For bankers, the headache of recovering the debt now stuck will be less. The budget states that asset restructuring company (ARC) and asset management company (AMC) will be set up to make up for the huge debt of banks. These companies will settle and manage stranded debts and sell them to alternative investment funds and other investors.
Why are we allowing banks to own bad banks when 28 ARCs already exist? Apart from this, Yes Bank will start a new ARC after regulatory approval. In fact, except for some ARCs with strong investors, the rest do not have the capital to buy such loans. The Lending Act was lagging behind in the recovery of stuck debts due to several reasons. Under this law, the National Company Law Tribunal (NCLT) will deal with the loan default of at least one lakh rupees. In March 2020, its limit was increased to Rs 1 crore so that small and medium enterprises are kept out of the insolvency process during the Kovid-19 epidemic.
In June 2020, when the government announced a six-month concession for filing new cases under the Kovid era, there were about 11,000 cases pending before the NCLT. This period was extended to 25 March 2021. The approval of NCLT usually takes from a fortnight to a month after the case is filed. The case has to be settled in 180 days but an additional period of 90 days may be found for it. It depends on the complexity of the case. This time limit of 270 days does not cover the time spent on the suit, which is often more. The Act was amended in August 2019 so that action can be completed within 330 days of the acceptance of the case but in practice it takes longer. The bidder may place a new bid and the new bidder may also join. The law was changed so that new bids could not be made after a deadline. But it can be increased for better bidding. Liability defaulters can also go to the Appeals Association, the High Court and the Supreme Court. In this process the value of many assets is destroyed. In the NCLT driven process, most of the assets lose their value. It is believed that Bad Bank will solve this problem.
Initially, a total of Rs 2.25 lakh crore of capital will be transferred to ARC with stranded debt of Rs 500 crore or more. In the absence of a bid, any pricing for the stuck debt will be difficult. This is why selective legal changes will be required in ARC manufacturing. An amount of Rs 50,000 crore to Rs 75,000 crore will be transferred from banks to ARC at book value. Banks will be offered 15 percent cash and 85 percent security. These securities are securities of banks. The debt that is sold to ARC will be transferred from the bank’s books to the investment category. These receipts will be redeemed once the recovery is complete. At the time the loan is transferred, if the value is more than that, it will be handed over to the banks as they will be owned by ARC. Banks will get lesser amount on less recovery.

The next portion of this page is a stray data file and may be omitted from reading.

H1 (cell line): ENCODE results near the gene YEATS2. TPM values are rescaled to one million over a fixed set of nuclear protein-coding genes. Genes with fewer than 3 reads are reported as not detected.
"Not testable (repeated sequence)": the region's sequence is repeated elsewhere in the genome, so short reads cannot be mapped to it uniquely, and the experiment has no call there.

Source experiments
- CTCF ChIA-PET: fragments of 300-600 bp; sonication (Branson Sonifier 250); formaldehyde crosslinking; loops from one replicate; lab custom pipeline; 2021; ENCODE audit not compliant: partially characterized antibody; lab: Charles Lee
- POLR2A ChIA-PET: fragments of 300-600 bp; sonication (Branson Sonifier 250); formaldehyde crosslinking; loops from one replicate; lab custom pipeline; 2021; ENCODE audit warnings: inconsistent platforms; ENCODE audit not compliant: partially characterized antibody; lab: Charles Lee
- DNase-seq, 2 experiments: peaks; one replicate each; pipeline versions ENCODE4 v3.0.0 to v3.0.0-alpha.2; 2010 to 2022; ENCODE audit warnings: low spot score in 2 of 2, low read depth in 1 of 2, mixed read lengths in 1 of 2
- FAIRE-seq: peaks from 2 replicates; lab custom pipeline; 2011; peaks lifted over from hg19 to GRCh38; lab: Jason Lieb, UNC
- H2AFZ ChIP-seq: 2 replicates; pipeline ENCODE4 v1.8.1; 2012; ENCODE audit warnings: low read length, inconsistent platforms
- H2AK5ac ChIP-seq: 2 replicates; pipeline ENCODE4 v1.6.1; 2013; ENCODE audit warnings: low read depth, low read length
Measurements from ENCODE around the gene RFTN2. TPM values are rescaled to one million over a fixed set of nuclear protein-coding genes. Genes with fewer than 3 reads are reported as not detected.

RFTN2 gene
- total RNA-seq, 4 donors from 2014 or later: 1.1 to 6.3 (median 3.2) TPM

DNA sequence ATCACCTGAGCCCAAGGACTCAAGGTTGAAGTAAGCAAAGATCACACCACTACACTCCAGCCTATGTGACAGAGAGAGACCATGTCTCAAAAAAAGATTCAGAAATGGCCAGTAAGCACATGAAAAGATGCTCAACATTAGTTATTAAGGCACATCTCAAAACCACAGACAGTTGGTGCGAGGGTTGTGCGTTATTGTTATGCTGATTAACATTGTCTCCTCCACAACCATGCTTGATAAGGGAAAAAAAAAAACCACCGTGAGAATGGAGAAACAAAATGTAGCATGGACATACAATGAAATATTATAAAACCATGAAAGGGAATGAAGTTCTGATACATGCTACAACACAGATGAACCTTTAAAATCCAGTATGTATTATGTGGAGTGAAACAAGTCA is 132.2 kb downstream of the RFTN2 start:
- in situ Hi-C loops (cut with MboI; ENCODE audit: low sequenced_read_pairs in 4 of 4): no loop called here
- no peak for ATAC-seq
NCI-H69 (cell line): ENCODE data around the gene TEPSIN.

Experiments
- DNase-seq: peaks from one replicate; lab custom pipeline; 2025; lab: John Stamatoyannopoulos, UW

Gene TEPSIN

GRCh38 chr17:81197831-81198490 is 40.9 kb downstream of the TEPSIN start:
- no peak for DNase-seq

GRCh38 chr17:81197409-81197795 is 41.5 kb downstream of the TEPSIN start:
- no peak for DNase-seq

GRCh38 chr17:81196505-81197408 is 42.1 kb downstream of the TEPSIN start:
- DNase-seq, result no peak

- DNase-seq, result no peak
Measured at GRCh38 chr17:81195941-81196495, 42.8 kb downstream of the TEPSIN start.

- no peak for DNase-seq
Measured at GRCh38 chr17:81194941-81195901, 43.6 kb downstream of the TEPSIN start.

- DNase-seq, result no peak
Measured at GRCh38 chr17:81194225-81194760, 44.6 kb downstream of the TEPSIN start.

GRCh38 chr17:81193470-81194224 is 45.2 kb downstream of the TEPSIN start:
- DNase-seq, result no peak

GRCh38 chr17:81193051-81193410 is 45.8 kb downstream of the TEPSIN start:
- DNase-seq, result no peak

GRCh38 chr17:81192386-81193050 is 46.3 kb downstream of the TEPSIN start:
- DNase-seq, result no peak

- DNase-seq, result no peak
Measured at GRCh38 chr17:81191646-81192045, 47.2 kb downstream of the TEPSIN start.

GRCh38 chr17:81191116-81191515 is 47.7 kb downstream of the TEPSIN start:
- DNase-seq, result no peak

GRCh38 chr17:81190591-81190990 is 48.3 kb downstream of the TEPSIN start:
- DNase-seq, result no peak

If a thermal power project or road project or airport fails to repay the loan then it may need some amount of money which will be received from AMC. Along with the banking sector, the real economy will also benefit. Also, if ARC can attract alternative investment funds as buyers then the market of receivables will be created and the reform process will be accelerated.
AMC does not require a lot of capital but ARC does. Without it, how will she buy the trapped debt? It will require Rs 11,250 crore to buy a loan of Rs 75,000 crore. Where will this amount come from? Will the banks help? Also, as is being said, how would this transaction be absolute cash?
The sale of stranded debt will accelerate because there is a formula of net worth and there will not be any hindrance in how much the banks will be willing to charge in order to sell the trapped debt. Apart from this, many questions have to be found. For example, will the existing ARC now focus only on small loans ie loans below Rs 500 crore?
Will there be any automatic termination provision in Bad Bank? RBI gives eight years for disposal of an acquired asset. This is then to be written by both the seller bank and ARC. But with the approval of the receiving holder, the recovery effort can continue. Should this time limit change? The question is also, in whose hands will the command be in the hands of retired government bankers and bureaucrats?
While Bad Bank will help in the disposal of stuck debt, the Development Finance Institute (DFI) for financing the basic sector will act as a catalyst for the financial needs of the projects in the long term. But where will the money come from for lending? In the late 1990s, the old DFIs had to be shut down as the government stopped getting cheap funds. This led to discrepancy in their assets and liabilities.
Talking about the media report, according to finance ministry officials, India Infrastructure Finance Company Limited (IIFCL) will be merged into the proposed DFI. The government infused Rs 5,300 crore for recapitalization after investing Rs 500 crore in May, raising IIFCL’s capital to around Rs 10,000 crore. Now, with an additional capital of Rs 10,000 crore, a total capital of Rs 20,000 crore will remain in it.
The plan is to be the first to clear IIFCL’s debt of Rs 4,500 crore. This is a rescue plan for IIFCL which has sanctioned Rs 95,176 crore and disbursed Rs 43,313 crore for 510 projects in 15 years by December 2020. The proposed DFI plans to provide a loan of Rs 5 lakh crore in the next three years. This does not seem appropriate. If it is run by accountable professionals, where will the money come from? The question is whether there is a plan to create a loan-raising institution through the new DFI?